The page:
The aim of this qualitative study was to gain a deeper understanding of patient perceptions of wearing implant-retained overdentures with ball-shaped or cylindrical attachment systems. Twenty-two wearers of implant-supported overdentures participated in this qualitative study based on a randomized crossover clinical trial that aimed to compare a cylindrical attachment and a ball attachment. In phase I of the study, group A experienced ball attachments (n = 11) and group B Locator attachments (n = 11) for 1 year. Afterward, in phase II, the attachments were changed; group A received Locator attachments and group B received ball attachments. One week after the attachment's replacement, semistructured individual interviews were conducted. All interviews were audiotaped and transcribed. The analysis was guided by thematic content analysis. Most of the patients from both groups preferred the attachment they received in phase II, regardless the type. A major theme raised by the participants to justify their preference between the attachment types was prosthesis retention/stability, sometimes considered as a positive and other times as a negative factor. Other themes were also explored: oral function, pain, hygiene, previous experiences, confidence on the dentist's work, and esthetic. Aspects related to the retention/stability of the overdentures are the main concerns associated with the perceptions of most patients treated with implant overdentures regardless of the type of attachment. Adequate retention level should be identified and adjusted on an individual basis and maintained overtime as possible. Therefore, follow-up appointments should be planned for readjustment of the attachment's retention. Overretention should be avoided.
There is strong evidence from well-controlled clinical trials regarding the higher efficacy of implant-supported overdentures compared with conventional dentures in terms of patient satisfaction and quality-of-life outcomes.1,2 It is also noted that the attachment system plays a primary role as a mechanism of retention and stability for the implant overdenture. A wide variety of commercially available attachment systems to connect dental implants to the overdentures is presently available, for both individual and splinted implants.3 Between-implant parallelism, anatomic condition of the mandibular ridge, desired level of retention, hygiene, and cost are important considerations when choosing the appropriate attachment system.4,5
Stud attachments are the most commonly used for connecting overdentures to implants.2,3 They are effective for retaining the overdentures; easy to install, clean, and replace; and also relatively inexpensive.6,7 Recently, a self-aligning attachment system for implant overdentures with both vertical and hinge resiliencies, the Locator attachment, has been introduced to the market. Because of its small size, it is a suitable alternative for minor interarch spaces where traditional systems are difficult or even impossible to accommodate.8 Another advantage of this system is the availability of easily replaceable nylon components with a range of retentive capabilities to choose from.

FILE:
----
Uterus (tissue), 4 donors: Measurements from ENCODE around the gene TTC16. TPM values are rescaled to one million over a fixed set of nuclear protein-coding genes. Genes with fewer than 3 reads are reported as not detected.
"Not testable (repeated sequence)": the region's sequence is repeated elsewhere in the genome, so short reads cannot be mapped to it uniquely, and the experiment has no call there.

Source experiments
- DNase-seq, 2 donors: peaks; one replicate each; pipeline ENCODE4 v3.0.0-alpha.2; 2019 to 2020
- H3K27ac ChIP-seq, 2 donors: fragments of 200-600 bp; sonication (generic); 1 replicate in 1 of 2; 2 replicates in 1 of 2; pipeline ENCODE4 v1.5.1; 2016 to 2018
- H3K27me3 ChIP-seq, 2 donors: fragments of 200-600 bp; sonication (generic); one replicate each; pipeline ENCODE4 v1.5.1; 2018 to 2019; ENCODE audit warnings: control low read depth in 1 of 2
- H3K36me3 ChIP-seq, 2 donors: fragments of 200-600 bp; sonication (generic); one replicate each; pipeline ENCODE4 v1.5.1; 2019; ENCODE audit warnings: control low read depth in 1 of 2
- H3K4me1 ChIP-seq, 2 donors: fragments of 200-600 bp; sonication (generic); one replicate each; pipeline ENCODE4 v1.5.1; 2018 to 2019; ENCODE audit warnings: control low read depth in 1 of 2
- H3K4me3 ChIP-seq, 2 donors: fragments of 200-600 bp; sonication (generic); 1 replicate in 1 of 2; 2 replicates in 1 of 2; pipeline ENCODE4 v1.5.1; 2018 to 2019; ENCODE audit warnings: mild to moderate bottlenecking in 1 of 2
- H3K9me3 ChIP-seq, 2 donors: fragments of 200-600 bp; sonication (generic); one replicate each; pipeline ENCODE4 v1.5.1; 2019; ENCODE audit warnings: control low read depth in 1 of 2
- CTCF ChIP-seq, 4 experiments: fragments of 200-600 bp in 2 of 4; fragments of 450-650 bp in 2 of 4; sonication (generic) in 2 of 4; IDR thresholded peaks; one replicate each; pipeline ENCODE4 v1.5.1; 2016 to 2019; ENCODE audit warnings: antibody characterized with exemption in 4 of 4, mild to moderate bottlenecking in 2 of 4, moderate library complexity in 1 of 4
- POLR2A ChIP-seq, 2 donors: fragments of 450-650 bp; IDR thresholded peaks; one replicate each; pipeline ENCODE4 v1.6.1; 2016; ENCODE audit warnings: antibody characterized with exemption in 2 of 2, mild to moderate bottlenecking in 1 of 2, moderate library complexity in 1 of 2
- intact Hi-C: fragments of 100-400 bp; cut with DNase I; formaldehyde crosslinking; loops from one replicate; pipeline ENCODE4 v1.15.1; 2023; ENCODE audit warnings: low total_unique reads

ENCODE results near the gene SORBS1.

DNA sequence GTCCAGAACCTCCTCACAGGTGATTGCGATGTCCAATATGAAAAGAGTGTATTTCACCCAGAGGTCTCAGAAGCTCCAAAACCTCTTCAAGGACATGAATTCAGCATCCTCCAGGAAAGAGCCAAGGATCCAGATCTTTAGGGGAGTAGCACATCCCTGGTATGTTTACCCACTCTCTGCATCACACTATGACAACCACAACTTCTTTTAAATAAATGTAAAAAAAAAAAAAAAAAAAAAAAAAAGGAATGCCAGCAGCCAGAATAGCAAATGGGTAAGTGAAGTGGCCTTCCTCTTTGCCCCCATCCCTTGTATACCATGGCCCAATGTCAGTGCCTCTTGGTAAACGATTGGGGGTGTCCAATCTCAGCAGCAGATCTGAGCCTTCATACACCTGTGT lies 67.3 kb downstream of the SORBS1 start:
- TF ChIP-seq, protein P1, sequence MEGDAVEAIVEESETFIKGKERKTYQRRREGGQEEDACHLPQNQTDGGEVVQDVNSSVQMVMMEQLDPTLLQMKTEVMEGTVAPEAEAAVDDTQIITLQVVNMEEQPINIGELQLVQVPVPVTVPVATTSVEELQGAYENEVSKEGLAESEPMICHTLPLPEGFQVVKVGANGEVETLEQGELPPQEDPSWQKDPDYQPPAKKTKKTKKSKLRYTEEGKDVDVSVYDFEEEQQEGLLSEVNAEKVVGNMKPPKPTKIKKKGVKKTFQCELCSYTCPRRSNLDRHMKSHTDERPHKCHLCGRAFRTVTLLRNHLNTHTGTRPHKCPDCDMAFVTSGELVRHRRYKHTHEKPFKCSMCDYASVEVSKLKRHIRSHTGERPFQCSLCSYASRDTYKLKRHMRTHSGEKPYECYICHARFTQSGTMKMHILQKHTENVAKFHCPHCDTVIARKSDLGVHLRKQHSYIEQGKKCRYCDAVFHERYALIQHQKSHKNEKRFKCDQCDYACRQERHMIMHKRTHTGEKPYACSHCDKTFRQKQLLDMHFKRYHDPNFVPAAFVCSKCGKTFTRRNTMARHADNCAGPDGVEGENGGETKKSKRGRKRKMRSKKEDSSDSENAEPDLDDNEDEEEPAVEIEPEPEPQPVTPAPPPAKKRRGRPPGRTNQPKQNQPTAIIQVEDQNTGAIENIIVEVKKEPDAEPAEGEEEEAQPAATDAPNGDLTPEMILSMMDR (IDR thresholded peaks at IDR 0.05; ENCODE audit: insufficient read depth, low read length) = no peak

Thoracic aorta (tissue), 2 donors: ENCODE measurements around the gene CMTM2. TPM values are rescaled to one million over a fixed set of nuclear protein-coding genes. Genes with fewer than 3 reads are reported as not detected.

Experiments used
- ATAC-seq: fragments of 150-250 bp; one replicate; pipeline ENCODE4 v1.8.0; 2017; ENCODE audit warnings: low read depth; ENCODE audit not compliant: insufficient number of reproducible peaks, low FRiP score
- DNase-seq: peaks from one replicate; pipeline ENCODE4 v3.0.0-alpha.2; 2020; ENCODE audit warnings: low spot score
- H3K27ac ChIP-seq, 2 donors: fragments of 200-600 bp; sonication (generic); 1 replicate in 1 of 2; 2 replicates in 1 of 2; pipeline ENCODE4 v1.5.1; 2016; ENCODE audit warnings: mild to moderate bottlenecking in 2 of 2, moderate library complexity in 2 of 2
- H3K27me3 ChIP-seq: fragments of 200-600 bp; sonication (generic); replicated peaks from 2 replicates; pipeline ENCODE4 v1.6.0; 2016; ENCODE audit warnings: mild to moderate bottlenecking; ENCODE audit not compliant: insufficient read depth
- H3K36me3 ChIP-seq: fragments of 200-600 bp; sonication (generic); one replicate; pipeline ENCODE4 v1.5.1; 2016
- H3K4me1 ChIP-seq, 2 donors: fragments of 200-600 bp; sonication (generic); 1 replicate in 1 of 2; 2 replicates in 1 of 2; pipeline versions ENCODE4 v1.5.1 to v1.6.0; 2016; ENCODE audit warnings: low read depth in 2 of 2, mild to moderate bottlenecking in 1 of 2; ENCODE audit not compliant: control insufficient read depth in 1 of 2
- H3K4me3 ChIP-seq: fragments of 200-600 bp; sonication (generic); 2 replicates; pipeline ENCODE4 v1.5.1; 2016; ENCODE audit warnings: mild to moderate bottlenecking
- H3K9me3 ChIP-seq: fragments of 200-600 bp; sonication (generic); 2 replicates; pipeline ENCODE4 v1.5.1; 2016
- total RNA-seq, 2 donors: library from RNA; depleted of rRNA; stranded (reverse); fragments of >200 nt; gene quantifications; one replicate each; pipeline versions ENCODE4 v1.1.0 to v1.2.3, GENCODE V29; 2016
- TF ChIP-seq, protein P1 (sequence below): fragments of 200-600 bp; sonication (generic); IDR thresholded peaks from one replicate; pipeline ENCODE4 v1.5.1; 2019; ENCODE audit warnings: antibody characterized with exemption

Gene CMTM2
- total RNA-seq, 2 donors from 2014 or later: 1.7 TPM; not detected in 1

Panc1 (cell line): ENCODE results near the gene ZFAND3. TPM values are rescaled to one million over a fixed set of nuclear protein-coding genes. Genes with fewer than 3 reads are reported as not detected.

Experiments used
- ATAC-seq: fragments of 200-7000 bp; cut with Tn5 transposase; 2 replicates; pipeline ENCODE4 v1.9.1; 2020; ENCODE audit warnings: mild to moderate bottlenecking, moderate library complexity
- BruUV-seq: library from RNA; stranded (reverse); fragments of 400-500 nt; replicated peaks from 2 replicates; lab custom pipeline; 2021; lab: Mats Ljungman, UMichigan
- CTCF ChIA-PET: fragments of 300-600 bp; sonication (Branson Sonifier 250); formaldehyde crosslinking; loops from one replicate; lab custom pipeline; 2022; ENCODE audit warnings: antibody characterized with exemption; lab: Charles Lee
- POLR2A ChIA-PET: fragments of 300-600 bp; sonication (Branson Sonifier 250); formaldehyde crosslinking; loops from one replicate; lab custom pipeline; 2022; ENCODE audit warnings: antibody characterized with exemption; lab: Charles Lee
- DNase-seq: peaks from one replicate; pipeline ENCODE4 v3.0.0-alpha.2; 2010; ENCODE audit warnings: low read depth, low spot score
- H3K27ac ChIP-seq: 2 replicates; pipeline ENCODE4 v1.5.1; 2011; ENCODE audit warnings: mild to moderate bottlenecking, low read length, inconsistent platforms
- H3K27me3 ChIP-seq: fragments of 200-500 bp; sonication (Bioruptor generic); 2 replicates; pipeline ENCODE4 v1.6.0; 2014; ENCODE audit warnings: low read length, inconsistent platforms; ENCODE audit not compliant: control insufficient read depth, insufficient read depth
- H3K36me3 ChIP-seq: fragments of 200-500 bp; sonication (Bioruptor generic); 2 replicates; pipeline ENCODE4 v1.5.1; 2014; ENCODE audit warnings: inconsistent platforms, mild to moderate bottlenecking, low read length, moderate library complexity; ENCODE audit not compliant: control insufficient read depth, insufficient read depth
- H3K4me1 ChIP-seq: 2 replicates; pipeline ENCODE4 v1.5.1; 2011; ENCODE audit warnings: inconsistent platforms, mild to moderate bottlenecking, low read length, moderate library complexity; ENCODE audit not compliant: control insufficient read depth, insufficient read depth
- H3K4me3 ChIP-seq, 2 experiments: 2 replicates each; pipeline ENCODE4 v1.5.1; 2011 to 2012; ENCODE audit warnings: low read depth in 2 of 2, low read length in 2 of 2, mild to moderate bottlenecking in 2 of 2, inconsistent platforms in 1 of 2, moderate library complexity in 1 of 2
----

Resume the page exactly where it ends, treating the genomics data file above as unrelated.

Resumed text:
Only a few clinical studies have been carried out to assess patient satisfaction with the retention/stability of implant overdentures and the maintenance needs associated with different attachment systems.9–11 It is known that ball attachments tend to exhibit gradual but continuous degradation as well as loss of retention with repeated insertion-removal cycles.12–14 Concurrently, in a recent study, the Locator exhibited loss of retention in 75.5% of the male components after 1 year of function.11 A number of quantitative studies can be found in the literature comparing different types of attachments and their impact on patients' quality of life.11–15 However, clinical investigations of patients' perceptions of their implant-retained overdentures by different attachment systems are still scarce. A lack of data inhibits both patients and clinicians from making a well-informed decision with regard to the most appropriate attachment system for implant-overdenture therapies.
The effort of researchers to develop instruments and methods for measuring the performance of prosthetic therapies, although legitimate, assumes normative parameters that may have little relevance to the patients themselves. It is possible that the perceived impact of the edentulism and the various treatment alternatives for this condition are only partially and superficially assessed with the use of these instruments and clinical parameters.16